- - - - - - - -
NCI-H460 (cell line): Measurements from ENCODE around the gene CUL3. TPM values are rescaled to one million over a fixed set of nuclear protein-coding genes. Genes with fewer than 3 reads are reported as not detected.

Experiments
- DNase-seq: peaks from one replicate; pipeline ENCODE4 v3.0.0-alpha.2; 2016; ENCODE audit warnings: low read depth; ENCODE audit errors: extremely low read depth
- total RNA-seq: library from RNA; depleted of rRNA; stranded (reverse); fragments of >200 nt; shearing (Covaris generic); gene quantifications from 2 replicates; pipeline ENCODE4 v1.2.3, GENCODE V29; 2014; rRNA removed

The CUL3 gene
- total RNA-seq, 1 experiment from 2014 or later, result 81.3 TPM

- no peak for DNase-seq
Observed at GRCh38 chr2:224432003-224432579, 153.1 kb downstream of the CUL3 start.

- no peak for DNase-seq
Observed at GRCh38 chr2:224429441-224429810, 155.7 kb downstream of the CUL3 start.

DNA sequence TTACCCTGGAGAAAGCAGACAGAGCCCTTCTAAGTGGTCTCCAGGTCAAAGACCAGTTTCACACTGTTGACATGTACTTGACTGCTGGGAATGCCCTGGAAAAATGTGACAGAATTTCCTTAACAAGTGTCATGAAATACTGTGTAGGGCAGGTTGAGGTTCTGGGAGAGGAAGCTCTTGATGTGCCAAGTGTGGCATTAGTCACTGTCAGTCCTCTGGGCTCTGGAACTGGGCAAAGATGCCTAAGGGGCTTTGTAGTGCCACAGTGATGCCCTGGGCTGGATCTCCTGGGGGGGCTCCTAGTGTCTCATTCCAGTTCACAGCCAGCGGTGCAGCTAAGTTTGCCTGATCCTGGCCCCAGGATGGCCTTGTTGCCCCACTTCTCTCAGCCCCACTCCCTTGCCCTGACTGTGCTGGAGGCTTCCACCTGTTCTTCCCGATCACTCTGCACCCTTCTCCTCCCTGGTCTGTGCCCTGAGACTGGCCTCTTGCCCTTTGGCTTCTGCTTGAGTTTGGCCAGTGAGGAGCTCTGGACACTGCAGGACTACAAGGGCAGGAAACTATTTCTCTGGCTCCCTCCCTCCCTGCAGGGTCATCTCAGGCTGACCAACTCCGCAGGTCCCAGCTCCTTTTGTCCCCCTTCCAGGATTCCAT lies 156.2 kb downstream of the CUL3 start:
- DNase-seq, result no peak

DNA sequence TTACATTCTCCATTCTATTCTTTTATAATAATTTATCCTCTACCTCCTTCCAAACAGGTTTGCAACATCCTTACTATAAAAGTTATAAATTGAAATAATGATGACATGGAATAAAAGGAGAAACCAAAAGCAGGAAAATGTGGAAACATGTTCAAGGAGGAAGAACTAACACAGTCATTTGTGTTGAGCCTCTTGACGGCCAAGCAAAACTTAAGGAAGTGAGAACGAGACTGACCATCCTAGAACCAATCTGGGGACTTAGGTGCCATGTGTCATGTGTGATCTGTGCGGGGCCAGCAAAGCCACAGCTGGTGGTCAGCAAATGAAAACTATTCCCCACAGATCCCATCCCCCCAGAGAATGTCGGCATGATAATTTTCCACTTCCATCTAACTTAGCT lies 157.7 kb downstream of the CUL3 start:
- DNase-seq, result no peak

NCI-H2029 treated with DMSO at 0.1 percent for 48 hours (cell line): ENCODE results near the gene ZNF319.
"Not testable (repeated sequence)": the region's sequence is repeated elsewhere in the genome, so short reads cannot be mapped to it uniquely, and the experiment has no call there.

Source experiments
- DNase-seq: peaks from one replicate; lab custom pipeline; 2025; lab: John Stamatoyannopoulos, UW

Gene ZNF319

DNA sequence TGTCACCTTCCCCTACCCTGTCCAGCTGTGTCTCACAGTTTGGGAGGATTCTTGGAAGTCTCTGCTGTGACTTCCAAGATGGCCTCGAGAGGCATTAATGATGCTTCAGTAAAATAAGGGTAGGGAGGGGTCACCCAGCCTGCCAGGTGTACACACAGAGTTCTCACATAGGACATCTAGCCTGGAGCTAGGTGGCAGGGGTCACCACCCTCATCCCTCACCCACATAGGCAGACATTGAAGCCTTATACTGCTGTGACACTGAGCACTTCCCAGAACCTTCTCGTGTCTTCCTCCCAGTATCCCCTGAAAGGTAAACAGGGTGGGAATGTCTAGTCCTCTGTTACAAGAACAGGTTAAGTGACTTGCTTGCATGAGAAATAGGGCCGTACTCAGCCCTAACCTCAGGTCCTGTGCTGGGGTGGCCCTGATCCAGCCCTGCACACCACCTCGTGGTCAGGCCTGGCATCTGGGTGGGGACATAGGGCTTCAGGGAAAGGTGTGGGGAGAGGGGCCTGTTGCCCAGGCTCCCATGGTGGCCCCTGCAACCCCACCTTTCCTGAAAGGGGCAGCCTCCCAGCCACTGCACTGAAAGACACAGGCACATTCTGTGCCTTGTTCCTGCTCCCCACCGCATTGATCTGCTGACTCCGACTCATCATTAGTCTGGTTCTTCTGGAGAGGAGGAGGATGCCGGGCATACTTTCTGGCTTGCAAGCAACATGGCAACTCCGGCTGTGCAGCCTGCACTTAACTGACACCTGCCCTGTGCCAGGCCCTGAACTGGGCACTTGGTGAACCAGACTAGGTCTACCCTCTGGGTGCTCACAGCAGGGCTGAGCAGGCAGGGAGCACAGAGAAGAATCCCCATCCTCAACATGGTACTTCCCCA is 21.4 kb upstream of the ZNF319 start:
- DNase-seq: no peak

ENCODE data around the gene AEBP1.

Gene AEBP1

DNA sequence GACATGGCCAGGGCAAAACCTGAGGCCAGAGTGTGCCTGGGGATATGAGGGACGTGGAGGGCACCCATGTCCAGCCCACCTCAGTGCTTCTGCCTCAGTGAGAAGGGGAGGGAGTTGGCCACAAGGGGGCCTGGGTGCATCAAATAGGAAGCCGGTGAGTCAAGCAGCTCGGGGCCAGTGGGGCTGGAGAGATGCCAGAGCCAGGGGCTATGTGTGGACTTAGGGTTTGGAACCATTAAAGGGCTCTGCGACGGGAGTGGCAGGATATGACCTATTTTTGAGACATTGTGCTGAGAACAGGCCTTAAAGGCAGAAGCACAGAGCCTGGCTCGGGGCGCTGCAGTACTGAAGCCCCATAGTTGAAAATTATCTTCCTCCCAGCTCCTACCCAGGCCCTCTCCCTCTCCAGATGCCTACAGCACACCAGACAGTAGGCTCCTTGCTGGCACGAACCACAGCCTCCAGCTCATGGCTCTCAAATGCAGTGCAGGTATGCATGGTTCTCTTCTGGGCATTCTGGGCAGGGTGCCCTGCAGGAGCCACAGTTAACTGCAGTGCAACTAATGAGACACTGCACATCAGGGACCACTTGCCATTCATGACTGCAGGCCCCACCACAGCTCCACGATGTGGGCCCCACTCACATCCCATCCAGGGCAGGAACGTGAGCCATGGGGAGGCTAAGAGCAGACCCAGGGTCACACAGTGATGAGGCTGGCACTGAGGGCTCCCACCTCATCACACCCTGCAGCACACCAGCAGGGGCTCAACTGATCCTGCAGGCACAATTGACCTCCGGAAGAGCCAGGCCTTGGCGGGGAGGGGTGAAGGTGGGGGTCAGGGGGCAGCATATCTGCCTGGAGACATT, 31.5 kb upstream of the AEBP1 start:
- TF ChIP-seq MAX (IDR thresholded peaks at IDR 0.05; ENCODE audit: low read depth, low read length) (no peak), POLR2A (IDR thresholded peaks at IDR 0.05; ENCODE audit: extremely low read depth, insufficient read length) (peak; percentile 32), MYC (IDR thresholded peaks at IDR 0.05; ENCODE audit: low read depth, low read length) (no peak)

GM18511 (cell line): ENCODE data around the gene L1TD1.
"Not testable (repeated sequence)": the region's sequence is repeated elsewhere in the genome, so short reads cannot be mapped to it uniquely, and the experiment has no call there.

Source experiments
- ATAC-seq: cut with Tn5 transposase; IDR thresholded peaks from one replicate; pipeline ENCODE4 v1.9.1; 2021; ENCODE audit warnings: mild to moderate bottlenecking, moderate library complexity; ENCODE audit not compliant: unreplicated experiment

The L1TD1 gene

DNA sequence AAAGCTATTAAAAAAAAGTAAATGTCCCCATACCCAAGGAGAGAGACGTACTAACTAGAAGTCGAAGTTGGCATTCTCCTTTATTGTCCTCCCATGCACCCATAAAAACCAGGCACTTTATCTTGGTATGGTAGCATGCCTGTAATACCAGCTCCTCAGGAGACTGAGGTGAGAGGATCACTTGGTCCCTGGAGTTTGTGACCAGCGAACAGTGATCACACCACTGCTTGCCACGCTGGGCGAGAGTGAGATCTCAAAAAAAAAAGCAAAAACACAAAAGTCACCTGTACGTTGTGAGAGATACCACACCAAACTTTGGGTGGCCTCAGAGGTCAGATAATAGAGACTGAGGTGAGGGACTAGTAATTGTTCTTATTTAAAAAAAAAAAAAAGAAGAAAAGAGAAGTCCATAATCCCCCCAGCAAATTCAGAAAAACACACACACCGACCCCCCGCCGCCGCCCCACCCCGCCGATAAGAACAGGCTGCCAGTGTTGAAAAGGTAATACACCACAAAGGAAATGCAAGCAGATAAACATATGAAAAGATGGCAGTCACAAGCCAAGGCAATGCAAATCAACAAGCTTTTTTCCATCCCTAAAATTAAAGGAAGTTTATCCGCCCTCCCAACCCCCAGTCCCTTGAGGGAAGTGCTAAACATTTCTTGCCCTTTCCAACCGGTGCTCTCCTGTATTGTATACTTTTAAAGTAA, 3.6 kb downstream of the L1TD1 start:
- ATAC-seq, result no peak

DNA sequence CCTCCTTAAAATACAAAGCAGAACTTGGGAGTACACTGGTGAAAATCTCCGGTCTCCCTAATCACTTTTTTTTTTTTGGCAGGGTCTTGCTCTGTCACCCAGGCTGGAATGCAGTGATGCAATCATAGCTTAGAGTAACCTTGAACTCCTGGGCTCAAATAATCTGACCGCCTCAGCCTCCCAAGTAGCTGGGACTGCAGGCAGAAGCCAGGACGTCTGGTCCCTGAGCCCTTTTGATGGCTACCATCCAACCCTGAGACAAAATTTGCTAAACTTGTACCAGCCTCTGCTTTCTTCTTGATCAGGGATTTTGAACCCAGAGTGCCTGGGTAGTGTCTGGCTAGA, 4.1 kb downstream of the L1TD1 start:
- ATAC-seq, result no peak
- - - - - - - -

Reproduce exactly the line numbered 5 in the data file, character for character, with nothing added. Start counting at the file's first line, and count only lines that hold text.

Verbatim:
The CUL3 gene